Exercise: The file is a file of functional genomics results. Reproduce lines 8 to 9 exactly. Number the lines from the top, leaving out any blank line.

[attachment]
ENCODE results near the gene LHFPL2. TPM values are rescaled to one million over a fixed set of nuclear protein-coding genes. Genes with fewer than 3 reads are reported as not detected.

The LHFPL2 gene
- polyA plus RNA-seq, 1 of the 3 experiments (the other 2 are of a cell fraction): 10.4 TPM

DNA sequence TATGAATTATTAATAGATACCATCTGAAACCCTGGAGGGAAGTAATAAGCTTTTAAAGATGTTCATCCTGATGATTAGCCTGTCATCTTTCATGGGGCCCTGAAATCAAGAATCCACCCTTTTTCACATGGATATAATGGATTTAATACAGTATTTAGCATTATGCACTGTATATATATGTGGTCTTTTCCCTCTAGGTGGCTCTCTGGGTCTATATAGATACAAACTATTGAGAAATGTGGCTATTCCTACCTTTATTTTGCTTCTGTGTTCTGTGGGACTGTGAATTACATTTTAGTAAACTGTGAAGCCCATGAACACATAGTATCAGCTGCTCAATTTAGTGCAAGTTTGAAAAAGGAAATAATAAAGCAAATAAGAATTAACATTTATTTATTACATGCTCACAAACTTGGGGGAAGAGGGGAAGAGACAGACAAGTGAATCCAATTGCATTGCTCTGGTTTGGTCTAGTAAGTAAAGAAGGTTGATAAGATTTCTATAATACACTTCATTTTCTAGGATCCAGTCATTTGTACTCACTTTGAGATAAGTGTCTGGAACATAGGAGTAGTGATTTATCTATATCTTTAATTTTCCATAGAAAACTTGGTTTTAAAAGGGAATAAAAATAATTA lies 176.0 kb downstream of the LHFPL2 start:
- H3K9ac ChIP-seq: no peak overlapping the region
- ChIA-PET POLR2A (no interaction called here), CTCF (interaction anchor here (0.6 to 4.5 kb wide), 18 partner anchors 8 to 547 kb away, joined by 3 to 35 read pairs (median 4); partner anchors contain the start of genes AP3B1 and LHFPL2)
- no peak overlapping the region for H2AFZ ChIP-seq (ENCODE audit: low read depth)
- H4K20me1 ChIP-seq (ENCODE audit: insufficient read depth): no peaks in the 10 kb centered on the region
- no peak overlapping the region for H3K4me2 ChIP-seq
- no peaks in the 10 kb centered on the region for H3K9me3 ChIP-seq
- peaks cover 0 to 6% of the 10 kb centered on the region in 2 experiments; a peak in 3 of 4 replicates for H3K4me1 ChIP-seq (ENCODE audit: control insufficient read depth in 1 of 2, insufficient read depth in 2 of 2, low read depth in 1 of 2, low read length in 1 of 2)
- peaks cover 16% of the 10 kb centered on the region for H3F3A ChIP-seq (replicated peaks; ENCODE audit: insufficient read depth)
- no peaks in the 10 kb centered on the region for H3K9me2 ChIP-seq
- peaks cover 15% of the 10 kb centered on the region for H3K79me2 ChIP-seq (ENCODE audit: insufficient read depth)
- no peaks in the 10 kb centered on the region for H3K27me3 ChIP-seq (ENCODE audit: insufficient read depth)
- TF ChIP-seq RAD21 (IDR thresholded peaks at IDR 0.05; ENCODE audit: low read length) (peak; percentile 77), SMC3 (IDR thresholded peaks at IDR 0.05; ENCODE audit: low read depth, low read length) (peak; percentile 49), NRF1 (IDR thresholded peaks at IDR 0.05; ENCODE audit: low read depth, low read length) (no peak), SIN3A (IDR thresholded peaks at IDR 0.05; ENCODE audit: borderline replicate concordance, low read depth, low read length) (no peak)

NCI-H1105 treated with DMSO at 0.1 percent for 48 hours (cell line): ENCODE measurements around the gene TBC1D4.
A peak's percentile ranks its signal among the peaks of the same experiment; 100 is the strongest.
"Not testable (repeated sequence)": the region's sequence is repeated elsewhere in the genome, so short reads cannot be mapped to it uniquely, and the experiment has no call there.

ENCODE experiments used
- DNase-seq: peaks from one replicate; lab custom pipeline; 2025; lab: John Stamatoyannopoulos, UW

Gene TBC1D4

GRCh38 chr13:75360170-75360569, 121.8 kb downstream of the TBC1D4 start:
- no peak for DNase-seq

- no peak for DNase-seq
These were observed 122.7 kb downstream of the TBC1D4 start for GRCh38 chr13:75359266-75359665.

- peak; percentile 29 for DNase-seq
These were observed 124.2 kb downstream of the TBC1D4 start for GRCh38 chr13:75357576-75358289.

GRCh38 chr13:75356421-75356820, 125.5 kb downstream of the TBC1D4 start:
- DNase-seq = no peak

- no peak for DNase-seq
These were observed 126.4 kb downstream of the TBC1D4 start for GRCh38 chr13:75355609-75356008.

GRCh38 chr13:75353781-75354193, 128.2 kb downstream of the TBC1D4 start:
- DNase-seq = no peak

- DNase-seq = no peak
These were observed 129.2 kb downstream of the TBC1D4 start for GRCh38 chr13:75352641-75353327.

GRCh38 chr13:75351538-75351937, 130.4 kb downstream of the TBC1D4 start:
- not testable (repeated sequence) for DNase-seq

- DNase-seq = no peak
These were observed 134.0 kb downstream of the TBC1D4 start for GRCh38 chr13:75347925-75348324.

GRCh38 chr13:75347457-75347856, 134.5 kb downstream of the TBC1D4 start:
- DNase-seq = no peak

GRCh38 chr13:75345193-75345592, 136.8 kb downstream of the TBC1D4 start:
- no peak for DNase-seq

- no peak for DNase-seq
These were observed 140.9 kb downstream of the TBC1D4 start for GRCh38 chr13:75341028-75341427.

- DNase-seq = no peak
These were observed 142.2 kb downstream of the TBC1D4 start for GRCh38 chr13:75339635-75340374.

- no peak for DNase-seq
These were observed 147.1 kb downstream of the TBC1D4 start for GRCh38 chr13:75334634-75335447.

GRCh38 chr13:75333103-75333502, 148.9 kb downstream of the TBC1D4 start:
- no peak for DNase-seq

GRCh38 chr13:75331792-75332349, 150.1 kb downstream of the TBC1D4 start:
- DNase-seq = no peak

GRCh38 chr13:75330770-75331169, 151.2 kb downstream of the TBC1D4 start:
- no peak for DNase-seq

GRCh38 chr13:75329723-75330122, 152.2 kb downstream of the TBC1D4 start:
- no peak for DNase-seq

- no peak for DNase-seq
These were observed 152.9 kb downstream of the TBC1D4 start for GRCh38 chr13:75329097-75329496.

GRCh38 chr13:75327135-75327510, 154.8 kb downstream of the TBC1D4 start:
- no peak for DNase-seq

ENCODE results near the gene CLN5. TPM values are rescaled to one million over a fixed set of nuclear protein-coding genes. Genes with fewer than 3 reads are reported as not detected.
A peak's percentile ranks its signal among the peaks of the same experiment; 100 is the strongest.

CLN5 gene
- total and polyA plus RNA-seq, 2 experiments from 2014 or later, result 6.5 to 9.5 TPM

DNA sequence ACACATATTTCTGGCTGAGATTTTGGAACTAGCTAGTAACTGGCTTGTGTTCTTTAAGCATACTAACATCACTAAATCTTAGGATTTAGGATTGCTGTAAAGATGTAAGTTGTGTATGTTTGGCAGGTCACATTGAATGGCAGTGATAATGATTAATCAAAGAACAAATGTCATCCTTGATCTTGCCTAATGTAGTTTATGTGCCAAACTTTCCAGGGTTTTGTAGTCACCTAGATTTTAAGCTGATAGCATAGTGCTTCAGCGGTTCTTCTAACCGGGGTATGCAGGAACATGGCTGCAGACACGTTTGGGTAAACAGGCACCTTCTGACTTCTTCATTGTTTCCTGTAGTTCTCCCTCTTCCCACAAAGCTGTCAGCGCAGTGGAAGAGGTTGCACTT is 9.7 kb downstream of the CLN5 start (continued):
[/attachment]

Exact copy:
- H4K20me1 ChIP-seq (ENCODE audit: insufficient read depth): no peaks in the 10 kb centered on the region
- no peak overlapping the region for H3K4me2 ChIP-seq